South Korea must commit to transition finance in Indonesia
July 28, 2022 – Indonesian President Joko Widodo’s historic visit to South Korea is set to break new ground for the two countries. Not only because it will strengthen bilateral relations but open new doors for the Asia-Pacific region.
President Widodo will be the second foreign leader to pay an official visit to South Korean President Yoon Suk-yeol after U.S. President Joe Biden. Widodo’s trip to Seoul marks his last stop on his East Asian tour, following China and Japan.
South Korea’s presidential office said the meeting will be “important to deepen the special strategic partnership between South Korea and Indonesia and to strengthen cooperation between South Korea and ASEAN.” Indonesia’s Press, Media, and Information Bureau of the Presidential Secretariat echoed these sentiments calling the three countries strategic partners in the economic sector and adding that “various issues from trade cooperation, investment, health, infrastructure, fisheries, to regional and world issues will be discussed.”
After Singapore and China, South Korea was Indonesia’s third largest foreign investor with investments reaching over $850 million dollars in 2021, according to Investment Coordinating Board (BKPM). A large portion of South Korea’s investments went into infrastructure, including transportation, such as developing Bali’s light rail transits, as well as energy.
In the coastal town of Suralaya in West Java Province, South Korea is financing the expansion of coal power plants in an area that already houses eight coal-fired power generating units. More than half of the $3.5-billion-dollar project is sponsored by South Korean public financing. The planned Jawa 9 & 10 coal plants are being undertaken by a special consortium, PT Indo Raya Tegana, that’s made up of various entities including state-owned PT Indonesia Power (51%) as well as South Korea’s state-run Korea Electric Power Corporation, or KEPCO (15%).
However, while KEPCO is developing Jawa 9 & 10, the power utility announced this past May that it will sell all overseas coal power plants in an effort to improve its financial status. In 2021, KEPCO posted its largest deficit on yearly performance with an operating loss of 5.8 trillion won and then another record loss of 7.8 trillion won in the first quarter of this year.
“Coal-fired power plants around the world are being funded by South Korea, including Jawa 9 & 10,” said Joojin Kim, managing director of SFOC. “South Korea is putting taxpayers’ money into stranded assets by investing in coal plants, which comes at the expense of global climate and public health.”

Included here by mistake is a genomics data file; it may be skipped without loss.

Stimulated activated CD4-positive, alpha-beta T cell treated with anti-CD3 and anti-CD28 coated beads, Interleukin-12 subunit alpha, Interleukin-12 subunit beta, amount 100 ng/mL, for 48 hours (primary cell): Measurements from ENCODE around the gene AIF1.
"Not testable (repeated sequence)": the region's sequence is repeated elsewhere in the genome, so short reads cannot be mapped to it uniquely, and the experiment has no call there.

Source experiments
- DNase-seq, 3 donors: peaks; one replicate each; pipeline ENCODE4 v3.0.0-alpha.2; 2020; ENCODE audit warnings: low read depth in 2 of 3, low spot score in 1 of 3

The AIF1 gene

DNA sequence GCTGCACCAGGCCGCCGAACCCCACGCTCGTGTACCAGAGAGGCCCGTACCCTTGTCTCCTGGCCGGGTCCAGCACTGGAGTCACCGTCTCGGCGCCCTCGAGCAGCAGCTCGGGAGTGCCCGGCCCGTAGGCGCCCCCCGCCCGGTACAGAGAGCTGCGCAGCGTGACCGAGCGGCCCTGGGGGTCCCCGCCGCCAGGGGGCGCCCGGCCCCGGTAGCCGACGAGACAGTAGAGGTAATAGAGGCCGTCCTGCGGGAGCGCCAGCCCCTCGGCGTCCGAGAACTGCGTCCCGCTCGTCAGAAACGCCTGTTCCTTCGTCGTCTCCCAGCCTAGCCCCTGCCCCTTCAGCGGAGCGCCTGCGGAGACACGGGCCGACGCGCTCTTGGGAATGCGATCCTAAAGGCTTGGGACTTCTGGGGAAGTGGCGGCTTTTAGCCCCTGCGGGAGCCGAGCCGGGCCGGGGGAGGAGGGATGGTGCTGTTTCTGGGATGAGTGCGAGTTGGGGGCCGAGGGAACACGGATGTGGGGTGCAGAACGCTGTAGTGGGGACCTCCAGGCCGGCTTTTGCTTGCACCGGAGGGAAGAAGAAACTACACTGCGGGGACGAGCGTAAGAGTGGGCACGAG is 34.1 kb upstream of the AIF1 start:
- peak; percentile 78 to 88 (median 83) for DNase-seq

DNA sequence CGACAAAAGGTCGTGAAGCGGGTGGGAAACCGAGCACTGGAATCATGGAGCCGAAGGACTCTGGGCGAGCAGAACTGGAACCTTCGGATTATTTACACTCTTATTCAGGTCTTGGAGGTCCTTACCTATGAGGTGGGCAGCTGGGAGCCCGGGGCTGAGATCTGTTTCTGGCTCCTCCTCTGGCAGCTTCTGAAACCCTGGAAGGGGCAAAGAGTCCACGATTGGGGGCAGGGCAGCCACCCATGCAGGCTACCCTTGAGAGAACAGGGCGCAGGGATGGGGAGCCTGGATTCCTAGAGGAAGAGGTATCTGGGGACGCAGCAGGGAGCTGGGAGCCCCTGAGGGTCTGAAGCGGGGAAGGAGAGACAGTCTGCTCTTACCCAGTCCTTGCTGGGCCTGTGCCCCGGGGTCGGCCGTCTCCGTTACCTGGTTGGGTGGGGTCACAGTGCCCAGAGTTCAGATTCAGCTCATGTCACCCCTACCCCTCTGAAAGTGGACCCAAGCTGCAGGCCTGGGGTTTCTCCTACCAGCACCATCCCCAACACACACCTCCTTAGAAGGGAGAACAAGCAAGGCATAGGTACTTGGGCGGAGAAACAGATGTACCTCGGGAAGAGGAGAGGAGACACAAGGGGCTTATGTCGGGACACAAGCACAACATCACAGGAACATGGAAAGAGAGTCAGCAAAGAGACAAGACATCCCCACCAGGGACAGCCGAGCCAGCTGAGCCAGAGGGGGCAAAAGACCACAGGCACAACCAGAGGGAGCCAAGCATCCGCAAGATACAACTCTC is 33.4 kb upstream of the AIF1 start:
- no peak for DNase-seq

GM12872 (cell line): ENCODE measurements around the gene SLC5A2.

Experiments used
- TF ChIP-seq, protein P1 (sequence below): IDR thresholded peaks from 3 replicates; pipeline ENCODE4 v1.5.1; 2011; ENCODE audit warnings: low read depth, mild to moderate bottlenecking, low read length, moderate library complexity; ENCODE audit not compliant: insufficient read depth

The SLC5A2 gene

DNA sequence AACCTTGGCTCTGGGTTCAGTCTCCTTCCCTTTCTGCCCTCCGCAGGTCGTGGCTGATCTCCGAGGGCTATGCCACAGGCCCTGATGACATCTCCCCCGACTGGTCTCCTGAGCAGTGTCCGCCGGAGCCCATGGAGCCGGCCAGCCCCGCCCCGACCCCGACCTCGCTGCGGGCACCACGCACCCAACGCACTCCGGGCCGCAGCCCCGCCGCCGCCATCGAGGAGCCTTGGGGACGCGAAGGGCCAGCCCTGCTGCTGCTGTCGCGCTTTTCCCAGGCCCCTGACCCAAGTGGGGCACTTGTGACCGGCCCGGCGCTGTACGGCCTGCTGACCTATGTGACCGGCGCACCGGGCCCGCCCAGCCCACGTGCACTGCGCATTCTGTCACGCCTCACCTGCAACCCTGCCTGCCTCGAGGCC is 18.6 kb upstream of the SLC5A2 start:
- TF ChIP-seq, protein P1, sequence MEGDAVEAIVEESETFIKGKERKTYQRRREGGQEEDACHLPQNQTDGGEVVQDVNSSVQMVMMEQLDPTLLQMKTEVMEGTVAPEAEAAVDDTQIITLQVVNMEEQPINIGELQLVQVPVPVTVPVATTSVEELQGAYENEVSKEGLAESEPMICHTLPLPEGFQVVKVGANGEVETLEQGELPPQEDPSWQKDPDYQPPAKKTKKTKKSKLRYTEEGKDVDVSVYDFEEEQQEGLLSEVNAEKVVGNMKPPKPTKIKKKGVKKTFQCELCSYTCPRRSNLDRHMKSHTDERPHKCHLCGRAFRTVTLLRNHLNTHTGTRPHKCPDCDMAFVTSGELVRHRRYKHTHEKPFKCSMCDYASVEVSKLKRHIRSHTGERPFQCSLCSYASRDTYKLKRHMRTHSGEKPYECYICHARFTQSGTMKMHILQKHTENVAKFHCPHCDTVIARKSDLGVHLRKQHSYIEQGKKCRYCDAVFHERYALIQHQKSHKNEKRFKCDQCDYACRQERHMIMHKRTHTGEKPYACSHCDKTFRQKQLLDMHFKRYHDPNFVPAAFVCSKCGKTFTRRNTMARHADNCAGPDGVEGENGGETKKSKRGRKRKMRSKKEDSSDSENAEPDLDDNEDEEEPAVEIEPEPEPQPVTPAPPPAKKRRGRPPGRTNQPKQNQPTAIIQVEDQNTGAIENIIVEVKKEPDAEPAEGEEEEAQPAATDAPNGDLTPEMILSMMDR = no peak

One of South Korea’s biggest public health concerns is air pollution. Yet, South Korea is financing the expansion of coal plants in Suralaya, which will exaceberate respiratory ailments from “black ash” in the area. In addition, the coal-fired plants are adversely affecting local fisheries, a mainstay of Indonesia’s economy.
“During Widodo’s visit, it will be crucial for South Korea and Indonesia to discuss the fate of Jawa 9 & 10, amid all the problems they are facing,” SFOC’s Kim said. “Much like how the country was a trailblazer in announcing ending overseas coal financing, South Korea can use this opportunity to become an advocate and leader for transition finance, not only in Southeast Asia but in the Asia-Pacific.”
South Korea’s new government lead by Yoon pledged to make the nation into a “global pivotal power.” To not fall behind, South Korea must take swift and concrete actions to lead the financing of the transition from coal to clean energy, especially as neighboring East Asian countries are beginning to take initiative, such as Japan announcing it will cancel financial support of the Indramayu development coal plants and provide renewable investment opportunity for Indonesia.
If South Korea gives up coal and instead creates financing through its public institutions to invest in Indonesian renewable energy projects, it will drastically change the course of energy transition in both countries and benefit their economies and public health. But if left unresolved, there are mounting concerns the Jawa coal plants will close even before the project pays for itself; with regulations on greenhouse gases (GHG) expected to eventually become stricter—leaving investors, and the South Korean public, with stranded assets.
During last week’s G20 meeting, attended by MDBs and the IMF, G20 Indonesia presidency urged members to join in the transition finance movement for clean energy. In the bilateral summit between South Korea and Indonesia this week, Seoul must respond to this call and go beyond discourse to lead with action.
Solutions for Our Climate (SFOC) is a South Korea-based group that advocates for stronger climate policies and reforms in power regulations. SFOC is led by legal, economic, financial, and environmental experts with experience in energy and climate policy and works closely with policymakers.
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